The “Ethical Imperative” Of Disclosure, or: How To Believe Your Victim Owes You An Opportunity For Abuse

Another sad and tired cliché of the trans discourse. Another offensive question that cis people consistently ask us so as to assert their privilege. Another way they seize control of the discourse to subtly remind us who’s boss. Something I’ve been skirting the edges of for quite a while but haven’t yet dealt with directly.

Ahhh, “It’s Unethical To Not Disclose”, at last we meet. This battle has long been our destiny.

*activates lightsaber- FWOOOMSHzzzz-*

For those who aren’t clear, the ethics-of-disclosure thing is the argument that a trans woman (and yeah, it’s pretty much always framed as a trans woman because women, under normative sexual dynamics, are regarded as the object of pursuit and men the pursuers and sexual agents) is ethically obliged to inform a potential partner of her trans status (or “true gender”, as the conversation is often framed) prior to sexual intimacy, and that to do otherwise is deceitful and immoral, perhaps “deserving of punishment”.

This argument is so compelling to cisgender sensibilities that it is not only used as a means of informally justifying both hypothetical and actual violence, hatred or abuse against trans women, but has even successfully been used as a legal defense for murder.

But more than being used as a justification for the (very real) violence inflicted upon trans women under comparable circumstances, it is one of the primary grounds on which cis-supremacy is enacted. Even those cis people who would be supportive of trans rights, and opposed to overt cissexism, in most circumstances will come down on the side of agreeing with the notion that a trans person does indeed “owe” her partner to be “honest” about her sex (as though presenting herself as a woman was dishonest?!)… or at best will find themselves on the fence about the issue. Many feminists have even gone so far as to state trans lesbians are committing “rape by deception” if they do not disclose their trans status to female partners.

But what is the most powerful and subtle aspect of this discussion is how it frames cisgender identity, experience and perspective as not only supremely and infallibly normative, but also as the yardstick by which ethics and morality themselves are determined. It extends cis privilege into the concepts of “right” and “wrong” itself, determining morality primarily by how it relates to a cis person’s experience of a conflict, cis perceptions of identity, cis perceptions of “truth” and “falsehood”, cis perceptions of what are the salient issues in identity and sexual interaction, etc. If these are the laws of morality, then God is definitely a heterosexual cisgender man.

I don’t buy it. We don’t owe anyone our histories or gender assignments.

The concept is typically framed with a hypothetical. An attractive straight trans woman is read as a cis female by an interested straight cis man. He approaches her, they flirt for a while, eventually they end up in bed together. He’s attracted to her, she’s attracted to him, they consent to sex. Afterwards, she discloses that she is a trans woman. He freaks out and is angry. He was “deceived”, and it was “unethical”, because if he’d known she was trans, he would not have consented to sex, and she likely waited until after sex to disclose because she knew of that risk.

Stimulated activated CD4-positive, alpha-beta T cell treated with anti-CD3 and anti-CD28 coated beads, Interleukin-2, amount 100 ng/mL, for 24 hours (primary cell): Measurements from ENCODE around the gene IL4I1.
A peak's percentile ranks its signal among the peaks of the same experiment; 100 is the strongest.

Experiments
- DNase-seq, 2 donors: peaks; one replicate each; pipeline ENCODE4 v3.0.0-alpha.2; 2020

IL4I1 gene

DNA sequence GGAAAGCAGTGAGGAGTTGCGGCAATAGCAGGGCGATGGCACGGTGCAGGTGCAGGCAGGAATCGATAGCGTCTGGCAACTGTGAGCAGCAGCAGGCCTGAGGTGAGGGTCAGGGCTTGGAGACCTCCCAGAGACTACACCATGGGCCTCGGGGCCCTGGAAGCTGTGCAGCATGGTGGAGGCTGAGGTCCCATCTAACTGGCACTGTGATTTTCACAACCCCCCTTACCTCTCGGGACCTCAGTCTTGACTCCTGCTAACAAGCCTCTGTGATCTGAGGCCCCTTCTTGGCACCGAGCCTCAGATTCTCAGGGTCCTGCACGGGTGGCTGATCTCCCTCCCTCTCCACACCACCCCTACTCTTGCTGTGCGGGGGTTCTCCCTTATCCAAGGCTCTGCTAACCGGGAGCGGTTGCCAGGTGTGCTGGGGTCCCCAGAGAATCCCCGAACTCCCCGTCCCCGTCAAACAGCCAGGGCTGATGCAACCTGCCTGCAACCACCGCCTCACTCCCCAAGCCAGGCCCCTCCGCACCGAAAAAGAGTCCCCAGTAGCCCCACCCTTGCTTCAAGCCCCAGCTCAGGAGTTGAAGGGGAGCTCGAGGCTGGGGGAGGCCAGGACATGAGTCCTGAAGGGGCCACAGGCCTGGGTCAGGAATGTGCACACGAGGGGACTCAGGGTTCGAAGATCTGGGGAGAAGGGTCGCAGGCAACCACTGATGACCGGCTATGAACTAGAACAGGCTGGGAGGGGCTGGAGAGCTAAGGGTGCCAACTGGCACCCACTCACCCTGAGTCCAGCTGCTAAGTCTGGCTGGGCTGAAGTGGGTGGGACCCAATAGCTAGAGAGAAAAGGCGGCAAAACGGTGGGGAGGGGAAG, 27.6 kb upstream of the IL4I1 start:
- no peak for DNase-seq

But let’s look at this carefully…

A lot of it hinges on the idea that the man would not have slept with her if he knew she was trans. A lot of the justifications that are made for this are things like “I’m sorry, it’s nothing personal, but I just find trans people kind of icky” or “It’s just my sexual orientation. I’m not attracted to trans women. I can’t help that. Are you going to blame me for my sexual orientation?” or whatever. This is utterly disingenuous, because the hypothetical is entirely hinged on the idea of him being attracted to her and consenting.

I’ve said it at least three times over the last four months, but really, it bears repeating: if you are attracted to a woman one moment, and repulsed by her the next, when all that has changed is her informing you of an invisible aspect of herself that does not affect you in any way and that you would not have ever been aware of if she hadn’t told you, then the problem is with your perceptions, not her body. It’s not trans women you aren’t attracted to (you clearly are), it’s women you know are trans. Therefore it’s the idea of transsexuality that creeps you out. It’s a conceptual issue, and based on socio-cultural messages, not on anything related to your actual sexuality (which was more than happy to fuck her when this concept hadn’t entered into things).

You’d have the exact same reaction of repulsion and anger if a cis woman told you she was trans after having sex with you. So if you can swap out a cis woman for a trans woman in this equation with the same results, THAT’S not the important, consistent variable. You are.

It’s in your head.